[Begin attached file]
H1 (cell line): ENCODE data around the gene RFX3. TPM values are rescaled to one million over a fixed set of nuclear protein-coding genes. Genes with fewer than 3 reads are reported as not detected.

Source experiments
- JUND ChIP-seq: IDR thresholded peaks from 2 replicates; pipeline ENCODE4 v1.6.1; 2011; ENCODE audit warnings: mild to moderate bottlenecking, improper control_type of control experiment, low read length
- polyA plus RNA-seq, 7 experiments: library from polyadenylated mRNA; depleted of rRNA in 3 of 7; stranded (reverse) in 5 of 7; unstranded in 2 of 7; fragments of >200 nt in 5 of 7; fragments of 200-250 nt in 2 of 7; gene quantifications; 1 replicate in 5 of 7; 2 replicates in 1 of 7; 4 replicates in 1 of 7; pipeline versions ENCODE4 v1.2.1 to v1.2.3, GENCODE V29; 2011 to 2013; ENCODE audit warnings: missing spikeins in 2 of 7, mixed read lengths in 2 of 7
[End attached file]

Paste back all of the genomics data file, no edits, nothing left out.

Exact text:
H1 (cell line): ENCODE data around the gene RFX3. TPM values are rescaled to one million over a fixed set of nuclear protein-coding genes. Genes with fewer than 3 reads are reported as not detected.

Source experiments
- JUND ChIP-seq: IDR thresholded peaks from 2 replicates; pipeline ENCODE4 v1.6.1; 2011; ENCODE audit warnings: mild to moderate bottlenecking, improper control_type of control experiment, low read length
- polyA plus RNA-seq, 7 experiments: library from polyadenylated mRNA; depleted of rRNA in 3 of 7; stranded (reverse) in 5 of 7; unstranded in 2 of 7; fragments of >200 nt in 5 of 7; fragments of 200-250 nt in 2 of 7; gene quantifications; 1 replicate in 5 of 7; 2 replicates in 1 of 7; 4 replicates in 1 of 7; pipeline versions ENCODE4 v1.2.1 to v1.2.3, GENCODE V29; 2011 to 2013; ENCODE audit warnings: missing spikeins in 2 of 7, mixed read lengths in 2 of 7